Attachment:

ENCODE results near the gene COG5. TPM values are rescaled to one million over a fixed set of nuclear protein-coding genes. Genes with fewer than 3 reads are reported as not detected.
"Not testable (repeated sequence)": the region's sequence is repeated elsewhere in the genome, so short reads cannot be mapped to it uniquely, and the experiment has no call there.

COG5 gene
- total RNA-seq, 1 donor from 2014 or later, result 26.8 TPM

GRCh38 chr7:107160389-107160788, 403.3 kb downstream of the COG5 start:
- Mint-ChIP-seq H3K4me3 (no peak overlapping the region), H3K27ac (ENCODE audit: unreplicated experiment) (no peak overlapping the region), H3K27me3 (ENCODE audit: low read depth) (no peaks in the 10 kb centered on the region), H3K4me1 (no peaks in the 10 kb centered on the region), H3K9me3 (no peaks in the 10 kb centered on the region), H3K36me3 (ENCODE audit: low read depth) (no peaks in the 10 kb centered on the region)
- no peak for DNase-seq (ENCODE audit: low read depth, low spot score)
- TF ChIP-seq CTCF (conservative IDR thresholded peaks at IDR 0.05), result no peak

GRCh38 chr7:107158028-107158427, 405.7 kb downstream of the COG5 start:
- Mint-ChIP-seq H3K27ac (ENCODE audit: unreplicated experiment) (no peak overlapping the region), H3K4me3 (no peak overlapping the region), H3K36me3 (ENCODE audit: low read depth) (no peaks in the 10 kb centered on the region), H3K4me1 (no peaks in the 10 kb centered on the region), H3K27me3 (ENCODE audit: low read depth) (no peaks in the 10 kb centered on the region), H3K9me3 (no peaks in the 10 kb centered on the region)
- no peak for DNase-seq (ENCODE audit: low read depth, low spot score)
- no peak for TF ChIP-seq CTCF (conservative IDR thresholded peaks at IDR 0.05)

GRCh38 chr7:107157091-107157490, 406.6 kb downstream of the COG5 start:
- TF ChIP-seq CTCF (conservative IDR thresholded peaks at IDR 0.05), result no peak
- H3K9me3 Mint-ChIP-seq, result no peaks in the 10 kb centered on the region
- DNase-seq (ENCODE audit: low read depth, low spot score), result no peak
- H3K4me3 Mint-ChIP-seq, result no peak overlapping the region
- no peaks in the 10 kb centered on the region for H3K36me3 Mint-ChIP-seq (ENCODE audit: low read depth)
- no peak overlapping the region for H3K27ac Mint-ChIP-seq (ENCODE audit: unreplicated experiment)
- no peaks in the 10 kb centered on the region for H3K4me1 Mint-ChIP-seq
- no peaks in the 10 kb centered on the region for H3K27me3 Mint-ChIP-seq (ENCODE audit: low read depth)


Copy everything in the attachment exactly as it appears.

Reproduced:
ENCODE results near the gene COG5. TPM values are rescaled to one million over a fixed set of nuclear protein-coding genes. Genes with fewer than 3 reads are reported as not detected.
"Not testable (repeated sequence)": the region's sequence is repeated elsewhere in the genome, so short reads cannot be mapped to it uniquely, and the experiment has no call there.

COG5 gene
- total RNA-seq, 1 donor from 2014 or later, result 26.8 TPM

GRCh38 chr7:107160389-107160788, 403.3 kb downstream of the COG5 start:
- Mint-ChIP-seq H3K4me3 (no peak overlapping the region), H3K27ac (ENCODE audit: unreplicated experiment) (no peak overlapping the region), H3K27me3 (ENCODE audit: low read depth) (no peaks in the 10 kb centered on the region), H3K4me1 (no peaks in the 10 kb centered on the region), H3K9me3 (no peaks in the 10 kb centered on the region), H3K36me3 (ENCODE audit: low read depth) (no peaks in the 10 kb centered on the region)
- no peak for DNase-seq (ENCODE audit: low read depth, low spot score)
- TF ChIP-seq CTCF (conservative IDR thresholded peaks at IDR 0.05), result no peak

GRCh38 chr7:107158028-107158427, 405.7 kb downstream of the COG5 start:
- Mint-ChIP-seq H3K27ac (ENCODE audit: unreplicated experiment) (no peak overlapping the region), H3K4me3 (no peak overlapping the region), H3K36me3 (ENCODE audit: low read depth) (no peaks in the 10 kb centered on the region), H3K4me1 (no peaks in the 10 kb centered on the region), H3K27me3 (ENCODE audit: low read depth) (no peaks in the 10 kb centered on the region), H3K9me3 (no peaks in the 10 kb centered on the region)
- no peak for DNase-seq (ENCODE audit: low read depth, low spot score)
- no peak for TF ChIP-seq CTCF (conservative IDR thresholded peaks at IDR 0.05)

GRCh38 chr7:107157091-107157490, 406.6 kb downstream of the COG5 start:
- TF ChIP-seq CTCF (conservative IDR thresholded peaks at IDR 0.05), result no peak
- H3K9me3 Mint-ChIP-seq, result no peaks in the 10 kb centered on the region
- DNase-seq (ENCODE audit: low read depth, low spot score), result no peak
- H3K4me3 Mint-ChIP-seq, result no peak overlapping the region
- no peaks in the 10 kb centered on the region for H3K36me3 Mint-ChIP-seq (ENCODE audit: low read depth)
- no peak overlapping the region for H3K27ac Mint-ChIP-seq (ENCODE audit: unreplicated experiment)
- no peaks in the 10 kb centered on the region for H3K4me1 Mint-ChIP-seq
- no peaks in the 10 kb centered on the region for H3K27me3 Mint-ChIP-seq (ENCODE audit: low read depth)